Overreacting to a new hire after one week is a needless rush to the vending machine of hot takes. Options rife with superfluous calories will remain if you are not the first one there. Freeman’s defense did not look good Sunday, but he was not hired for Sunday. He was hired to help turn a good team into a great one, something truly judged only in December and January.
One piece of the defense may already be great. The defensive line held its own, even if only three linemen were on the field most of the time. Junior end Isiah Foskey led the way with eight tackles, including two sacks, putting to rest preseason wonderings about his chances of ascending from promise to reality.
“This was a game that he needed to be in,” Kelly said. “Dropping into the flat, covering the back leaking out, they wanted to throw a throwback screen, and he’s in good position. There was so much good teaching in a game like this, and it’s a lot more fun teaching it after a win and being challenged like this.”
The Ademilola twins combined for 10 tackles and a sack, routinely in the backfield flustering Seminoles quarterback Jordan Travis. Sophomore tackle Rylie Mills showed why he will play as much as senior starter Jayson Ademilola, even though Mills ended up with only one tackle, a sack.
Fifth-year defensive tackle Kurt Hinish was as prevalent as ever, no matter what the stat sheet shows. Fifth-year defensive end Myron Tagovailoa-Amosa needs to learn to close when coming from the edge rather than the interior — that closing angle differs — but he clearly had no trouble creating pressure.
Freeman’s Irish tenure got off to an inauspicious debut, but that was all it was, his debut. Notre Dame has the core building block for a strong defense with its dominant defensive line. What Freeman does with it will determine how impactful its other playmakers can be.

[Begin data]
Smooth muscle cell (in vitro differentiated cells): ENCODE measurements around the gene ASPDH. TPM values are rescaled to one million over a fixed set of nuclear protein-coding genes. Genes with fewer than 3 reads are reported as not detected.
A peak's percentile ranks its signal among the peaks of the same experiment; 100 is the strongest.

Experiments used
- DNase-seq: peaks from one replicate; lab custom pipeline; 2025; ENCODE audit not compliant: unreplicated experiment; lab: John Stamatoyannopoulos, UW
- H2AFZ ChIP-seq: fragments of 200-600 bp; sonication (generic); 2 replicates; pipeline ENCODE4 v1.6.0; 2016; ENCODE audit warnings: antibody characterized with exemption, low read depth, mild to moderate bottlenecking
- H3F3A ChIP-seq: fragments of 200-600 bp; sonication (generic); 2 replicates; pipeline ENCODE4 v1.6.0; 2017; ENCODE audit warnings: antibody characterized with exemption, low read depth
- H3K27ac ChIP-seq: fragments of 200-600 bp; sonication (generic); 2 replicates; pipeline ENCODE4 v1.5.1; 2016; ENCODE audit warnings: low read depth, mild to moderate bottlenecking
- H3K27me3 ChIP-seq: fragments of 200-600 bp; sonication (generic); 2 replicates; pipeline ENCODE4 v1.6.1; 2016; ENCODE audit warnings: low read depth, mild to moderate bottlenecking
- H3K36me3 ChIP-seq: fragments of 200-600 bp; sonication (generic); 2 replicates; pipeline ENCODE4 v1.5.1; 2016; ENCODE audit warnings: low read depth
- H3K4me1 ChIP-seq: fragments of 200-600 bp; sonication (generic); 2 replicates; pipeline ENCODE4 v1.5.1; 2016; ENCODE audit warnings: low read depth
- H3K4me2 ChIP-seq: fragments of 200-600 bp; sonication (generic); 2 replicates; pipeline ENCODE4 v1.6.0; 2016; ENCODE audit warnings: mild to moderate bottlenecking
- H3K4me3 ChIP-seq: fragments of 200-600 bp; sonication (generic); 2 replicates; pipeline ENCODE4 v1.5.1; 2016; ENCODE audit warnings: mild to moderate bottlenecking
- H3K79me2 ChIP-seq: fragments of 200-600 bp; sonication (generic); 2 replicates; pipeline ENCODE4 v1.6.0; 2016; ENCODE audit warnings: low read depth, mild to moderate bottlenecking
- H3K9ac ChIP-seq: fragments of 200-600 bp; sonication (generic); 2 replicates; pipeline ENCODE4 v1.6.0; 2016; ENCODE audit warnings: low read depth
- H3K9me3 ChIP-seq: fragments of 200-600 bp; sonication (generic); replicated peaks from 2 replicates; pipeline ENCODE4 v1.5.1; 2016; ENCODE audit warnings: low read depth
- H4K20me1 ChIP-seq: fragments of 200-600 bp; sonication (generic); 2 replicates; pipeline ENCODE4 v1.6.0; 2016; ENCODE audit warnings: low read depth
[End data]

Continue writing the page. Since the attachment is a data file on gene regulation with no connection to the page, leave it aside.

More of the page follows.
Junior linebacker JD Bertrand went from preseason rumor to starter when Liufau was injured, and he made the most of it Sunday, most notably with his overtime pressure that forced the fumble-overturned-into an incompletion. That one non-tackle overshadowed Bertrand’s 11 actual takedowns. Along with junior safety Kyle Hamilton’s two interceptions, the performances made it clear Freeman has top-notch defenders to toy with.
“First game in a new defense, I think we played well when we were really needed, and we’ve got a long way to go,” Hamilton said. “We’re going to get a lot better, it’s only a start for us.”
To get better, Hamilton and Bertrand will be crucial. That defensive line shows better is attainable for the Irish defense. Finding it after a win should be easier than the alternative; nobody in a gold helmet was claiming a brilliant performance, only an earned win, a win that was possible because the defense sidd show up in overtime when push came to shove, at least partly making up for allowing Florida State to come back in the first place.
“Defense was like, we’re here because of us, so let’s leave because of us,” Hamilton said. “Ultimately it was all JD, Jon Doerer, but we got a stop when needed.”
Hamilton could just as easily have been praising JD Bertrand. That three-and-out sealed by Bertrand’s pressure saved Freeman’s arrival from being an outright disaster. Now what comes next matters more than anything that happened in Tallahassee.
“Obviously, we need to get some things fixed,” Hamilton said. “I’m sure coach Freeman and the whole staff will assess the game, what we did good, what we did wrong, and we’ll come back next week and the rest of the season even better.”
Better will be necessary to turn good to great.
It was the equivalent of you asking, "How's it going Douglas?" and me responding ...— Douglas Farmer (@D_Farmer) September 6, 2021
"What am I up to? My ideal weight -- if I was 7-foot-2!!"
You see, that's an old Norm Peterson joke. Ya know, Norm, from Cheers, which you can watch on Peacock.
Anyway, welcome to Peacock week. https://t.co/XT4j7ruxxq
Why refer to Kelly’s spring quote as on May Day instead of after the Blue-Gold Game? As a nod to Sam “Mayday” Malone, of course. Want to understand more “Cheers” references? Subscribe to Peacock!